The tea kettle dies and is unrepairable, buy a new one. The TV dies and costs more than a new one to fix, buy a new one. The couch costs more to reupholster than a new one. Buy a new one. It keeps creeping up the scale.



Flint  Thursday Mar 23 01:12 PM

Somebody said, just 3D print a replacement part... Can 3D printers print parts in high-carbon steel??



footfootfoot  Thursday Mar 23 03:20 PM

Quote:
Originally Posted by Flint View Post
Somebody said, just 3D print a replacement part... Can 3D printers print parts in high-carbon steel??
I'm sure they can, you'd just need something like a wire feed welder instead of an inkjet and viola! Or voila, if you're french.

I think Bruce posted a video of a guy who built a 3-d cement jet printer and went of to print a castle.

And Bruce, the reason for the spaghetti shaped frame is that you'd never really know if they repaired it or not. They could do anything, really, and most of us would say, "Looks legit."

@ Snake, I have a shit ton of washers, does that mean I can get busy with a special group captive lady monkey? I mean for science's sake.


Gravdigr  Thursday Mar 23 03:56 PM

Quote:
Originally Posted by footfootfoot View Post
And Bruce, the reason for the spaghetti shaped frame is that you'd never really know if they repaired it or not. They could do anything, really, and most of us would say, "Looks legit."
They programmed future deception into the computer?


xoxoxoBruce  Thursday Mar 23 06:29 PM

I read they are printing with aluminum. The aluminum is melted in a furnace then flows into a nozzle where it's superheated by induction until there is enough pressure to blow out one drop. I'd be concerned how homogeneous the finished piece is. Have to assume someone is looking at that, because I didn't pay all those taxes to school those little fuckers for nothing.

They hope to be printing with steel soon, but I'll bet it's not high carbon or high strength steel.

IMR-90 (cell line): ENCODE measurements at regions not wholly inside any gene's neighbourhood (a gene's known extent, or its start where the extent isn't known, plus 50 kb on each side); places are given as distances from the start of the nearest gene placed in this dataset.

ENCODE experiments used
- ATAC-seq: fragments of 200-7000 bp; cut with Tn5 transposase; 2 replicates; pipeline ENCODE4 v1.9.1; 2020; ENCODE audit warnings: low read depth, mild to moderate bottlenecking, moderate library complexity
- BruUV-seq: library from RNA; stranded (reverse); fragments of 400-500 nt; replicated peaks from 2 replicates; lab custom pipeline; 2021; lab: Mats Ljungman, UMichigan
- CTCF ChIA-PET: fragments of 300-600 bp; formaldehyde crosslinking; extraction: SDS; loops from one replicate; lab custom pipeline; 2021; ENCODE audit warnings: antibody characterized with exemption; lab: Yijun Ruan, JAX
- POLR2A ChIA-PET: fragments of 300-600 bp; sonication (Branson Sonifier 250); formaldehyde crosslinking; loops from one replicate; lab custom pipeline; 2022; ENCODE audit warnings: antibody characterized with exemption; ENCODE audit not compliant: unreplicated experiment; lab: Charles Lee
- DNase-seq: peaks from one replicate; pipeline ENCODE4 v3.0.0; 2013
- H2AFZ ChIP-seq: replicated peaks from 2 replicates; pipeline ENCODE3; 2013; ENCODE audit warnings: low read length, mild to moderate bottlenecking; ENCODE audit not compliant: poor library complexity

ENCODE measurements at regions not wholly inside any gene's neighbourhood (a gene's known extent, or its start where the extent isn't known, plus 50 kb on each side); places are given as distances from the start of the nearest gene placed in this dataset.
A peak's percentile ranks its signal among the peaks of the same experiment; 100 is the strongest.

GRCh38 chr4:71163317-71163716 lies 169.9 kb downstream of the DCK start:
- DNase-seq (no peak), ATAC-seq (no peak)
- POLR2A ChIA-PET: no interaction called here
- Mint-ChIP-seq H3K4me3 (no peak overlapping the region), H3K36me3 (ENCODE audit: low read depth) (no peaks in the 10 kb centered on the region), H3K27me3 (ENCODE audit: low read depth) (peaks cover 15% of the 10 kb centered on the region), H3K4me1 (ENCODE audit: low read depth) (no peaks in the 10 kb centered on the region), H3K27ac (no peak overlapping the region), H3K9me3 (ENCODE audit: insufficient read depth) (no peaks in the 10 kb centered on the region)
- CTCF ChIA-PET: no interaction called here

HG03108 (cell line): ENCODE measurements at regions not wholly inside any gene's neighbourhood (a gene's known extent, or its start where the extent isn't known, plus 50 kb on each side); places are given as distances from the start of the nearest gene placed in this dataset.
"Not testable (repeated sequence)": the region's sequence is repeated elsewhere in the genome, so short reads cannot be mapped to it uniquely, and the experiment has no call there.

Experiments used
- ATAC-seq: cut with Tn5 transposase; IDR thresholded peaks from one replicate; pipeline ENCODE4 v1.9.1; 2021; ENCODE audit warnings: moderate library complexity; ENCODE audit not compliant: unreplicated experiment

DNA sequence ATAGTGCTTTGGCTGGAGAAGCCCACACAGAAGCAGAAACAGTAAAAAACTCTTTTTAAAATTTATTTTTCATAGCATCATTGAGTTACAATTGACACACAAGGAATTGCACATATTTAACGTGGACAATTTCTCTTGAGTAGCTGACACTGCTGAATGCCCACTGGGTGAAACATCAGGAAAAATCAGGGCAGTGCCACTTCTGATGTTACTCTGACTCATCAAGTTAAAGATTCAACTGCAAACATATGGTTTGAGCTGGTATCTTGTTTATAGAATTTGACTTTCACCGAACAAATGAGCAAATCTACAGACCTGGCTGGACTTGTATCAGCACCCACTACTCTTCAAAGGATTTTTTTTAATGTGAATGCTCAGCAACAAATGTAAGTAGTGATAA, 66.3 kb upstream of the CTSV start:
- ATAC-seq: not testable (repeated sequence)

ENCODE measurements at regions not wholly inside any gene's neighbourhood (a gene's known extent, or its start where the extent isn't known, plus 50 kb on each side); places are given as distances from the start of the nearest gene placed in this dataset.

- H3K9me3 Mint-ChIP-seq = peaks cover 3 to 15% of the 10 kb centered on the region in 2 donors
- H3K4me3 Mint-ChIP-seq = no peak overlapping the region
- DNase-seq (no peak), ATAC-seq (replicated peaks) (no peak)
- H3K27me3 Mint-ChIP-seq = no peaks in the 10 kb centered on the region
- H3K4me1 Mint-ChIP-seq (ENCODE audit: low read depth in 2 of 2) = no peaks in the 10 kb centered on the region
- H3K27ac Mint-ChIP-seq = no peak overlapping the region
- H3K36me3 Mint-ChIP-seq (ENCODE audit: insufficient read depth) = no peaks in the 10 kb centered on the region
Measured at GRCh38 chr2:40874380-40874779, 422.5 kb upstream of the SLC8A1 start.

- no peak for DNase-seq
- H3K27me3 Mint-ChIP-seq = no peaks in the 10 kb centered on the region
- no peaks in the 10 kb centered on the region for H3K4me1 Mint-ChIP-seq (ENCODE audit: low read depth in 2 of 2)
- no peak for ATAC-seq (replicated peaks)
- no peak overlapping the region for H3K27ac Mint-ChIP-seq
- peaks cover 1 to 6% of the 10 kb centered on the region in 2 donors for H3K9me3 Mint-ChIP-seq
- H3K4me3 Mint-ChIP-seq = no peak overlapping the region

SPUCK  Friday Mar 24 04:40 AM

They print titanium and don't forget as a publicity stunt they printed a complete 1911 45 out of steel and then demonstrated the result by putting ten thousand rounds thru it.



xoxoxoBruce  Friday Mar 24 11:37 AM

Damn, I haven't kept up with this shit.



footfootfoot  Friday Mar 24 04:17 PM

Quote:
Originally Posted by Gravdigr View Post
They programmed future deception into the computer?
What kind of conspiracy theorist are you? Give back your tinfoil hat until you adjust your attitude, young man.




Flint  Friday Mar 24 04:28 PM

Quote:
Originally Posted by xoxoxoBruce View Post
They hope to be printing with steel soon, but I'll bet it's not high carbon or high strength steel.
I'll stick with Viking crucible steel, carbon-boosted with the bones of my ancestors.

Viking Sword, "Ulfberht" or +VLFBERHT+




footfootfoot  Saturday Mar 25 09:01 AM

Quote:
Originally Posted by glatt View Post
I wonder if they used that technology to design the Klymint ultra-lightweight backpacking sleep pad? Packs up smaller than a soda can.
Attachment 59754
I have to say, this is one of the stupidest fucking things I have ever seen. Designed by someone who is divorced from the reality of camping, it's not only not right, it's not even wrong.

Who remains motionless during their sleep? When backpacking, how often do you find yourself sleeping on flat ground without sticks, roots, stones, peas, and god knows what poking up from the ground? Even a small root would easily protrude beyond the thickness of the mat though one of the openings.